The former were extremely talented, the latter much less so. Had the Gallaghers devoted as much time to the song-writing as they did in their relentless mission to convince a gullible London-centric media about how ‘hard’ and uncouth they were, then a much bigger and indelible mark would have been left on this country’s low-end cultural history.
Regardless of their respective contributions, their joint legacy – that wall-to-wall grossness is cool – persists to this day, hence Diona Doherty’s runaway success with Bridesmaids, which at times is such an assault on the senses that it makes you want to dig a slit trench in the stalls and take cover.
For the words come at you like machine gun bullets, the script fired at you with an intensity that conceals the essential thin-ness of the plot. But no matter, that’s not all that important, in the scheme of things.
Here we have two bridesmaids, a bride… and all the indications are that somebody’s metaphorical funeral cannot be far off.
Maid-of-honour Becky is happy bride Sarah’s long-time best friend, assured of her place in the icing at the very top of the wedding cake.
But the arrival on the scene of interloper Tiffany soon puts the fly in the Prosecco. For she is the new bestest-buddy and Becky doesn’t like it one bit.
Becky, by the way, talks like a women’s toilet wall, her mouthings not so much conversation, rather verbal graffiti. In stark contrast, Tiffany’s poshness increases at the same rate as her rival’s diction becomes ever more crude.
Yet foul-mouthed Becky’s quite right when she hints that Tiffs might be sitting on a broom handle requiring a surgical intervention. Which in any event couldn’t take place as Britain’s doctors are all on strike these days.
Nevertheless, the truth is that Becky and Tiffany deserve one other. Anyone who has ever had the appalling misfortune of spending the night in an airport hotel room next to a hen party will know what I mean.
So, the scene is very firmly set – fake posh totty versus a bit of Stockport rough, class warfare conducted in a welter of taffeta, tiaras, fascinators and fashions for the fuller figure.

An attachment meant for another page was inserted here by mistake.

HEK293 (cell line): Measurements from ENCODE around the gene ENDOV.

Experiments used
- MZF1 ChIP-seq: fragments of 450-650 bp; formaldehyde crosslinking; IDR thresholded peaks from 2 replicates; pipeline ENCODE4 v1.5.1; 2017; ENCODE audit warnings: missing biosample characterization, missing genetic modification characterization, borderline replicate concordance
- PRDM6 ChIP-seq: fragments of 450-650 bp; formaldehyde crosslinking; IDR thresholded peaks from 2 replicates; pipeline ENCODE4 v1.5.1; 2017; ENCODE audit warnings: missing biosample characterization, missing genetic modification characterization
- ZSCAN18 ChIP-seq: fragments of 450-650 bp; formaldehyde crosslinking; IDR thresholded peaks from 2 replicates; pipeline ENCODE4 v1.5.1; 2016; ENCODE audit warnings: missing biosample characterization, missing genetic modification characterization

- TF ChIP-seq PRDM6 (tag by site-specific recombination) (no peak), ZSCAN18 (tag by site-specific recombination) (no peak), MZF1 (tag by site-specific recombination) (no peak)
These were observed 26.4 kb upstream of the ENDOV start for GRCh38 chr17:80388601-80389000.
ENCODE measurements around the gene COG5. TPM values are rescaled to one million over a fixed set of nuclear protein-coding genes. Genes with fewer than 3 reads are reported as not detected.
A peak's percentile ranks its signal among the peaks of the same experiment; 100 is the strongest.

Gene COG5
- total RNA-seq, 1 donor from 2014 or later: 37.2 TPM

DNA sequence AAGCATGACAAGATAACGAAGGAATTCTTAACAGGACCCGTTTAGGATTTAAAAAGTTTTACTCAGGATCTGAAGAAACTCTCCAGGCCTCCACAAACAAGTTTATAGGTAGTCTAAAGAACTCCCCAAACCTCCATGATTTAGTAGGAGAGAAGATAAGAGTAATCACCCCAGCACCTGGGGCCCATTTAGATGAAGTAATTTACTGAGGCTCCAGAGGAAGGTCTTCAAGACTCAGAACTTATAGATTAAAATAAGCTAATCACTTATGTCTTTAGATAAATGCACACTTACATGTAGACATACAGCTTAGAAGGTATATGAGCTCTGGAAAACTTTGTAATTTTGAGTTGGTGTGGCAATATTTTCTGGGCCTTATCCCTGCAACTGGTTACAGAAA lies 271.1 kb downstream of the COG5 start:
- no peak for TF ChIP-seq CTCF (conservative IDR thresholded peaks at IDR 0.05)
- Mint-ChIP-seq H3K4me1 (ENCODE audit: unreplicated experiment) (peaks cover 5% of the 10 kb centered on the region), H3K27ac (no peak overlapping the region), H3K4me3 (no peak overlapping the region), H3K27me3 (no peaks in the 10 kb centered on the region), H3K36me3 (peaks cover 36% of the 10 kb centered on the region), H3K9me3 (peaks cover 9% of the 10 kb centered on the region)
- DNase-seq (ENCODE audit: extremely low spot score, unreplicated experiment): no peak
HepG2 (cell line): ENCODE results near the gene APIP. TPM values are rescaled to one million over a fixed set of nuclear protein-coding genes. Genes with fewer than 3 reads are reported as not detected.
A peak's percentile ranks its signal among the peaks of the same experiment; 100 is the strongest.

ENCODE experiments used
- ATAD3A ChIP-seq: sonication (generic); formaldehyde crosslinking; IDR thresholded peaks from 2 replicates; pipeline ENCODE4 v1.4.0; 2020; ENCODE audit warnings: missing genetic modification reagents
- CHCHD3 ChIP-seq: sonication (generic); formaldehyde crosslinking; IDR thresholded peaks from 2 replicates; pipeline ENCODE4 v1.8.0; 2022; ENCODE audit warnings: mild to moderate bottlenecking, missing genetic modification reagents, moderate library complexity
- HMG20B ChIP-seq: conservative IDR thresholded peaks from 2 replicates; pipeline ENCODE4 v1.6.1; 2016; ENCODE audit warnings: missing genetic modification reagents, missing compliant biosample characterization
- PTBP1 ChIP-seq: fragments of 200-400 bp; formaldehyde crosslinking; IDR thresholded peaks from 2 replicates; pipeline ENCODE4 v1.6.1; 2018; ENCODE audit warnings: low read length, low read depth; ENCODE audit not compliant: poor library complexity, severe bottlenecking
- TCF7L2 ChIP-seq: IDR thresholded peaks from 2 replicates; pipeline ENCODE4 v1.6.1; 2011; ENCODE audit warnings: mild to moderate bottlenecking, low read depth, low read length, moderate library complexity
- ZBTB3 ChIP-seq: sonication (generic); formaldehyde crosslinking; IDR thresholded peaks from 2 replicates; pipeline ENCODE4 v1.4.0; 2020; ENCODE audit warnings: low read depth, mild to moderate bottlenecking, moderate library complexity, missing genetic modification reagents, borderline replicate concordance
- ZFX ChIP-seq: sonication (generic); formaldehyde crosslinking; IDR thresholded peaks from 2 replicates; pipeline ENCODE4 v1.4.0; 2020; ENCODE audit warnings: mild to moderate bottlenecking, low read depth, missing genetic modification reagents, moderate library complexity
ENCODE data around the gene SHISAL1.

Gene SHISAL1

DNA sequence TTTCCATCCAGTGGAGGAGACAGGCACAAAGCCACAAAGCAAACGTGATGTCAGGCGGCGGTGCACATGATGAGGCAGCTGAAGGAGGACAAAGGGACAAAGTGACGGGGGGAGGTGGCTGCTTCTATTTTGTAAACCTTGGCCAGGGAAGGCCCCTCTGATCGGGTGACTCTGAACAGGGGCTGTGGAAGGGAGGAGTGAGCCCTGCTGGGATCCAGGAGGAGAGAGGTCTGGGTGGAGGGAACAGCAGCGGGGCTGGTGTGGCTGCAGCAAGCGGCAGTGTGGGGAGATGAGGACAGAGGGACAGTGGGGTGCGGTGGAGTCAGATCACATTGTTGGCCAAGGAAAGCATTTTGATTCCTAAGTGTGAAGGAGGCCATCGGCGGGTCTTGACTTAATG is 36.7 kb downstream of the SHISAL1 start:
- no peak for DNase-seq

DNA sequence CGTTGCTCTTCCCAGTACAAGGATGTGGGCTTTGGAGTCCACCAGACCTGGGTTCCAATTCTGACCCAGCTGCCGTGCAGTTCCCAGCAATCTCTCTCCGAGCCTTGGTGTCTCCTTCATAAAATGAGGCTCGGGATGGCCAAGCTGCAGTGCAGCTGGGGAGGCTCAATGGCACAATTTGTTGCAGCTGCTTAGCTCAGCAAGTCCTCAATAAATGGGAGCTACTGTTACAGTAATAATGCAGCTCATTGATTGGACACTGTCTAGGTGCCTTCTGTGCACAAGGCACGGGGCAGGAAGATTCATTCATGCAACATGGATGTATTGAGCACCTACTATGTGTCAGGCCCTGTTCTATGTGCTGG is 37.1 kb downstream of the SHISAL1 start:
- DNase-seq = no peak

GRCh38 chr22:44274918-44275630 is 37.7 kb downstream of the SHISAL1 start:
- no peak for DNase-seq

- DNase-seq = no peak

Naturally, being professionally Northern, Becky swears a lot, conforming to the English middle-class perception that this is what the lower orders tend to do. Once, the cliché was a steaming hotpot of flat caps, clogs and constant ay-oops. Now, you must talk like Liam Gallagher doing an interview with Alan Yentob for BBC2 to gain maximum cred.
However, although this production is tirelessly vulgar, and so in-your-face that one is left gasping for air, it’s fair to say that this is the way British theatre is going, so we need to get used to it.
Entirely representative of Britain in the year 2023, this is a world of fat gipsy weddings, drag queens, celebrity worship, Love Island and all the rest of the shallowness that now defines us as a nation.
In other words, Bridesmaids of Britain is a fitting commentary on the present and the confusing world that we all now inhabit. Basically, Bridesmaids is worth seeing for the cringe-factor alone.
Fairy Powered Productions - Kathie Hodges
Loosely based on the movie Bridesmaids ~ Bridesmaids of Britain tells the story of Sarah ~ the Bride to be and the new found rivalry between her oldest friend Becky and her new seemingly posh and perfect best friend Tiffany.
You enter to see the stage lit up in a striking bright pink which wows at first glance, and a wedding dress, but that’s about as much styling as you can expect, the set is very simple and though you are promised a great night out of huge belly laughs with your girlfriends, the show lacked rather. I was grateful I didn’t drag my girlfriends along.
The three actresses (Kathryn Rutherford, Rebecca Tebbitt, Rebecca Jayne-Davies) did the best job they could with what they had, there were laughs, dance offs, sing offs and lots of gobbing off (expect strong language from the outset) but the script was seriously lacking.
I wouldn’t rush to this one sadly.
I had to give a one star because that’s the lowest I could give. Absolutely shocking show. Terrible. The script was awful and repetitive, lots of unnecessary expletives in a vain attempt to be funny. The actors seemed to be shouting as opposed to projecting their voices! So was really loud! As for the stage props and set, just what seemed to be a bit of ply covered in peeling paper, a couple of velvet sofas, a few flowers and some clothes rails brought in between what was supposed to be different areas. I’d say it was amateur at best, although I’ve seen many more amateur performances that topped this show by far! Over-rated and overpriced. Save your money because it just wasn’t worth it. I’d bought the tickets for a gift a friends birthday so it was very disappointing. A lot of people rest were there at the start, didn’t even make the second half as they walked out and didn’t come back in. Felt completely let down as the promises made were just not delivered. Dancing was quite amusing but the whole show totally dreadful